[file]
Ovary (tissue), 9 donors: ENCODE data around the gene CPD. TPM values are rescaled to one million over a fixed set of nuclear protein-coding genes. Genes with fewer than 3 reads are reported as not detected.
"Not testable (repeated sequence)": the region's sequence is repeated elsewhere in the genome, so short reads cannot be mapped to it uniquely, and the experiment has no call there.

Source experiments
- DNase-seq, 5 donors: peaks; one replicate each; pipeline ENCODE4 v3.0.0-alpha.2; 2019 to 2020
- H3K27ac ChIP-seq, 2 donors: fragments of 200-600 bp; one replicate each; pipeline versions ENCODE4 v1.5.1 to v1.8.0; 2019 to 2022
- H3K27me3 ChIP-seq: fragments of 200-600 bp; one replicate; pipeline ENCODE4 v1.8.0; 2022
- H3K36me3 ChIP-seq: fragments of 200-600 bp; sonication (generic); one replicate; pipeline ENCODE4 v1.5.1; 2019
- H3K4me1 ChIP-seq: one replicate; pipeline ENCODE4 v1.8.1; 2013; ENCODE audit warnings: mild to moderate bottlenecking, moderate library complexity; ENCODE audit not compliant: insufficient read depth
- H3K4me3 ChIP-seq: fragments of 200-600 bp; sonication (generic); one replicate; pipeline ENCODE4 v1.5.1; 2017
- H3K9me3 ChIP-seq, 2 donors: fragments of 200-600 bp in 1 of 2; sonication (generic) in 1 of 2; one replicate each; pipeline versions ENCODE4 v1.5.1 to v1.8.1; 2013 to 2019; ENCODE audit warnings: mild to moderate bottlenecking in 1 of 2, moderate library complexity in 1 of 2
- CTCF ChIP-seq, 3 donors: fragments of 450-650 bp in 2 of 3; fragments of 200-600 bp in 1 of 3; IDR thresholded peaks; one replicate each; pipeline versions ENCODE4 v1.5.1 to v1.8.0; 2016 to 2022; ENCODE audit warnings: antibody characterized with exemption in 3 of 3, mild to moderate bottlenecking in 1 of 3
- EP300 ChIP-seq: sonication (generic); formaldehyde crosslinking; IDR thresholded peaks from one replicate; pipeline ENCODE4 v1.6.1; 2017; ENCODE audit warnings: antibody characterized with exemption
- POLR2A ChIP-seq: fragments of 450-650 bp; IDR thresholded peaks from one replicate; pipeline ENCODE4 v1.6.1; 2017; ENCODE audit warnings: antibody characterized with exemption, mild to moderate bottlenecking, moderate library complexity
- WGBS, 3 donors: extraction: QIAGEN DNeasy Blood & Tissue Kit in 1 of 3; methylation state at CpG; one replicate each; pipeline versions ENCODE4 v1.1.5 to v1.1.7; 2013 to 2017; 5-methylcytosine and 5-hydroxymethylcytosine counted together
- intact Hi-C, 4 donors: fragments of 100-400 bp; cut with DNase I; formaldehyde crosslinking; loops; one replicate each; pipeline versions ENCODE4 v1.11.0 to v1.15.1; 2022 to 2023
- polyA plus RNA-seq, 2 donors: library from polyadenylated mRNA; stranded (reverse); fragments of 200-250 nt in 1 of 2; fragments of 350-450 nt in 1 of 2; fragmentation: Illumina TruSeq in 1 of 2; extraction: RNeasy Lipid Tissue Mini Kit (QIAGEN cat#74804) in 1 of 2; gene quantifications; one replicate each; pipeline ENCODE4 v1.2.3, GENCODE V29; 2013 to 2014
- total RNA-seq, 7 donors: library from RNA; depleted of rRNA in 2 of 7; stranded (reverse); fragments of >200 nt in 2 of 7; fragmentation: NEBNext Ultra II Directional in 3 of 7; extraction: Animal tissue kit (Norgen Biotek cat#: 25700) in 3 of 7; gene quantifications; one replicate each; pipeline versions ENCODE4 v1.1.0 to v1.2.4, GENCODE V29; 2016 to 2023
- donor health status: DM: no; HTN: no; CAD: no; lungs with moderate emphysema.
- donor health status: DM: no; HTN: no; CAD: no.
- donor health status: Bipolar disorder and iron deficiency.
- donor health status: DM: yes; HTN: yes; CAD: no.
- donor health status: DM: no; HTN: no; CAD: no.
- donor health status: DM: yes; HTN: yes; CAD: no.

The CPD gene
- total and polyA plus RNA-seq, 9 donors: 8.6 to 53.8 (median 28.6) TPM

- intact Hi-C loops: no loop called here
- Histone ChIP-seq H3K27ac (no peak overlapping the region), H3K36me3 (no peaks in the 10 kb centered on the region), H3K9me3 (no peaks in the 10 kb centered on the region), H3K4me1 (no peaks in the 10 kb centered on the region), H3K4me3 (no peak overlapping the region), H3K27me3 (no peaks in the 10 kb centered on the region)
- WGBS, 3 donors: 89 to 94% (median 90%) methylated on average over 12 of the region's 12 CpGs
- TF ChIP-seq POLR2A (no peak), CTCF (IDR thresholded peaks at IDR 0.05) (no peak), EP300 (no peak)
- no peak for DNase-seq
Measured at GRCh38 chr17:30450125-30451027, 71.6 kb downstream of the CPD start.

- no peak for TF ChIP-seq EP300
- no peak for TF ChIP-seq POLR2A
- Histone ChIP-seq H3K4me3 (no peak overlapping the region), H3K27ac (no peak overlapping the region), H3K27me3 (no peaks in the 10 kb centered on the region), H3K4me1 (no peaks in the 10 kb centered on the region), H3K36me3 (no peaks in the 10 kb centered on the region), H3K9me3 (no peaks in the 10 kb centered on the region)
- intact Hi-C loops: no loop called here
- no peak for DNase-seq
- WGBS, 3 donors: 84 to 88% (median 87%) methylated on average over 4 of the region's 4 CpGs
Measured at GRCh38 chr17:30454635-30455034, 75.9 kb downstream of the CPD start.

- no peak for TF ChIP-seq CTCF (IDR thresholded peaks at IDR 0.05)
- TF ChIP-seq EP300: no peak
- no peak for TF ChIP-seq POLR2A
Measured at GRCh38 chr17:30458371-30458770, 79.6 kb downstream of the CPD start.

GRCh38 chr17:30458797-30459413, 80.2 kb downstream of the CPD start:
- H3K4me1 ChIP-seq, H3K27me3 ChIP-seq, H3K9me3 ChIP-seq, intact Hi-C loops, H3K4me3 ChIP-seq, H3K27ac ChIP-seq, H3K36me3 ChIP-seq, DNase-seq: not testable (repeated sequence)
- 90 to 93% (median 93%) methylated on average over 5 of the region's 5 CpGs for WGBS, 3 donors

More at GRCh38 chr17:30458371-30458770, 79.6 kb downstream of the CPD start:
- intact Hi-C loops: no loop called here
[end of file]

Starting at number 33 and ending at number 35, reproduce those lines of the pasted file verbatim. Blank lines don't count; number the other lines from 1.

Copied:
- no peak for TF ChIP-seq POLR2A
- Histone ChIP-seq H3K4me3 (no peak overlapping the region), H3K27ac (no peak overlapping the region), H3K27me3 (no peaks in the 10 kb centered on the region), H3K4me1 (no peaks in the 10 kb centered on the region), H3K36me3 (no peaks in the 10 kb centered on the region), H3K9me3 (no peaks in the 10 kb centered on the region)
- intact Hi-C loops: no loop called here